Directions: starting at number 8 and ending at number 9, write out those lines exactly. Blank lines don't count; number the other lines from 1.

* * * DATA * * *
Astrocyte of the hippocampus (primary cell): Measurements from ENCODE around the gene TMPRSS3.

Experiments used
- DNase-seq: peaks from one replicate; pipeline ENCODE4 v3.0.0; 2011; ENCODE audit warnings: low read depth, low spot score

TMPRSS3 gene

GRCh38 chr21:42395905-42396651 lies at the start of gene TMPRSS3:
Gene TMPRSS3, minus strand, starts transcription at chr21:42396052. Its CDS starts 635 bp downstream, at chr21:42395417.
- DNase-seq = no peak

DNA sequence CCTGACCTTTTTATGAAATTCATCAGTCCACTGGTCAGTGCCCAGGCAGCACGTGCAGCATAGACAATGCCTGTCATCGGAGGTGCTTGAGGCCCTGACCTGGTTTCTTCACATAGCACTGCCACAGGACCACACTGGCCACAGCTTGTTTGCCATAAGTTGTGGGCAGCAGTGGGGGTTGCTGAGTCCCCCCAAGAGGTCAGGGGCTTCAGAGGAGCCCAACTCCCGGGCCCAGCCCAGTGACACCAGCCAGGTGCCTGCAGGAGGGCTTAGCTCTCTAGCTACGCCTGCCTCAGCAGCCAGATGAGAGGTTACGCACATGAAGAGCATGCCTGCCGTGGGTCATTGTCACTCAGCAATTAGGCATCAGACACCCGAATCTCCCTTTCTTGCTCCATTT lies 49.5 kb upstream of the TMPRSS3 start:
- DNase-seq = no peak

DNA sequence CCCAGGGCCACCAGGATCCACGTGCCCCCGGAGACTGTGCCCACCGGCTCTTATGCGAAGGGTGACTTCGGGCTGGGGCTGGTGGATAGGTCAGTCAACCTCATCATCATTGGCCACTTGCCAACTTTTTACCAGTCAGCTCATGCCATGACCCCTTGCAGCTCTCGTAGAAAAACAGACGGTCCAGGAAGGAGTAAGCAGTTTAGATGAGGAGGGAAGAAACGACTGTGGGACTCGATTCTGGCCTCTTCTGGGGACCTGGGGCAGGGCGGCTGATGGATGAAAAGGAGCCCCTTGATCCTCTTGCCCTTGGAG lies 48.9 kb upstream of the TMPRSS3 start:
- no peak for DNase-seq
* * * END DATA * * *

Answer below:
DNA sequence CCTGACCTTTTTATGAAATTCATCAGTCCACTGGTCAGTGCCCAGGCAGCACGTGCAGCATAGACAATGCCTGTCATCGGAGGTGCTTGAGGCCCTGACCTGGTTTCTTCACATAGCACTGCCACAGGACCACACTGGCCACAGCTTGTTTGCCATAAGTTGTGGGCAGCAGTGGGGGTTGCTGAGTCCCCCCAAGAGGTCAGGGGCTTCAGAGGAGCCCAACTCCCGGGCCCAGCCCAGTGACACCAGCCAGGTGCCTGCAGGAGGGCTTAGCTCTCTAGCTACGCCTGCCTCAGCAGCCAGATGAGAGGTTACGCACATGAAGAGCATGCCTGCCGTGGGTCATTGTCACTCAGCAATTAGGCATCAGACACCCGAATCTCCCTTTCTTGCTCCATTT lies 49.5 kb upstream of the TMPRSS3 start:
- DNase-seq = no peak